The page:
Thomas Fire

The CPUC approved a nonbypassable charge on utility customer bills to feed into the state's wildfire insurance fund. 

The California Public Utilities Commission at its Oct. 24 meeting approved a monthly charge on utility customers to support the state's new $21-billion wildfire insurance fund.

The nonbypassable charge will go into effect in 2020, and collectively amount to $10.5 billion in ratepayer contributions to the wildfire fund, established by AB 1054 earlier this year. The CPUC adopted a $902.4-million annual revenue requirement for the charge, broken down into $404.6 million, $408.2 million, and $89.6 million for Pacific Gas & Electric, Southern California Edison and San Diego Gas & Electric, respectively. Low-income and medical-baseline customers are exempt.

At the meeting, Commissioner Clifford Rechtschaffen acknowledged that the decision engenders "strong feelings," especially in light of the public-safety power shut-offs going on across California.

"The size of the ratepayer contributions is not insignificant. I think this speaks to the magnitude of the very large-scale risks posed by utility-caused wildfires in this state. In considering the cost burden on ratepayers, the proposed decision finds several ratepayer benefits justify imposing these costs," he said.

The decision conforms with AB 1054, signed into law by Gov. Gavin Newsom in July. The bill requires the CPUC to open a rulemaking to consider whether it could use ratepayer funding to bolster the wildfire fund. The commission launched the proceeding on July 26. Utility customers will not see any increase in their bills, as the charge will replace an existing bond charge that is set to expire in 2020.

One of the implications of the fund is that the costs of future utility-caused wildfires, where the utility is found to have acted "prudently" in managing its equipment, will be borne by both ratepayers and shareholders. Prior to AB 1054, utilities could recover all costs of such fires from their customers.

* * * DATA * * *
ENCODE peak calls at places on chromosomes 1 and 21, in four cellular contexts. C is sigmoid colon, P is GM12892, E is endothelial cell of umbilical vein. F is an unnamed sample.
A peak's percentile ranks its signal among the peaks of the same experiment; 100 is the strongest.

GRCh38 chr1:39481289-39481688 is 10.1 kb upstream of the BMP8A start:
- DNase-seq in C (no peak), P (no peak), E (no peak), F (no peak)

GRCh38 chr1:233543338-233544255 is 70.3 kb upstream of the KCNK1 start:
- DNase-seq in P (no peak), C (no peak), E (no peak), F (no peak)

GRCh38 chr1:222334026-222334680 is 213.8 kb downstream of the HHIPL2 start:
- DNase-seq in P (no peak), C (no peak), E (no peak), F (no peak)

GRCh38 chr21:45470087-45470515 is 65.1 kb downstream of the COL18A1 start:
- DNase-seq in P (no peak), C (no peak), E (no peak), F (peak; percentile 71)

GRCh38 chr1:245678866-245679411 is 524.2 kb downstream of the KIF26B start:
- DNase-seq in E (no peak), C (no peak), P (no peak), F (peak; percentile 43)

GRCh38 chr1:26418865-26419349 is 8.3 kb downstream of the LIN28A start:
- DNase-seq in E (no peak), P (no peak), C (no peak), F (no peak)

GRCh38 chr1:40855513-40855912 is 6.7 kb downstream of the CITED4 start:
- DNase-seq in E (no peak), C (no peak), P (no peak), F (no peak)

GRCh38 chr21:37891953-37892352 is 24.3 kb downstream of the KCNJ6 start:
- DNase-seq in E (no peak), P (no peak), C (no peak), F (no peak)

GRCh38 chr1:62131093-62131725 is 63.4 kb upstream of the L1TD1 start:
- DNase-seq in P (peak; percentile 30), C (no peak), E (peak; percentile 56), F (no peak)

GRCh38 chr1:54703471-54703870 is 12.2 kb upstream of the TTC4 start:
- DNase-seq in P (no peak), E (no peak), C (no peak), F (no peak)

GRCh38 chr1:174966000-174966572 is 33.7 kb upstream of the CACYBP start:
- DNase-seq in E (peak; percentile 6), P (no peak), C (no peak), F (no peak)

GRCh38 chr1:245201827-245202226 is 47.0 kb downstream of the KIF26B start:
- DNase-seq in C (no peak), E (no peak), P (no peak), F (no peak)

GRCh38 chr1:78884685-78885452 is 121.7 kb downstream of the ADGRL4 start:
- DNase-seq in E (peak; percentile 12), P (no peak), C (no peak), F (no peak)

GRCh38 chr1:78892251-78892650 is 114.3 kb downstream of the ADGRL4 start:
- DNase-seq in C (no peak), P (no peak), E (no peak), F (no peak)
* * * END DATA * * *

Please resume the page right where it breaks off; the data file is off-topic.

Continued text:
"Very, very importantly, the wildfire fund ensures that victims of a catastrophic wildfire will be paid quickly—more quickly than is now occurring," Rechtschaffen added. Victims of the 2017 and 2018 wildfires who filed claims against PG&E are currently tied up in the utility's lengthy bankruptcy proceeding.

Commissioner Martha Guzman Aceves said the fact that bills will not increase is one of the reasons she is supporting the new charge.

"I think this is a structure that the Legislature and the governor set up to really look to the future for a way to maintain affordability for the ratepayers," she said.

The new charge, however, is not popular. On Oct. 10, the CPUC heard oral arguments on the proposal from a variety of parties who largely criticized saddling ratepayers—who are already shouldering the price of system hardening and wildfire mitigation—with additional costs (see CEM No. 1560). Some public commenters echoed this view at the Oct. 24 meeting. Jessica Tovar, representing the Local Clean Energy Alliance, called it "corporate-sponsored genocide."

"We oppose this bailout because the wildfire victims should be paid by PG&E and shareholder profits," she said, adding, "Ratepayers of California are not a cash machine for PG&E."

Kavya Balaraman covers the California Public Utilities Commission and PG&E Corp. for California Energy Markets. She has reported on climate policy and science in Washington, D.C. and graduated from Columbia University's Graduate School of Journalism.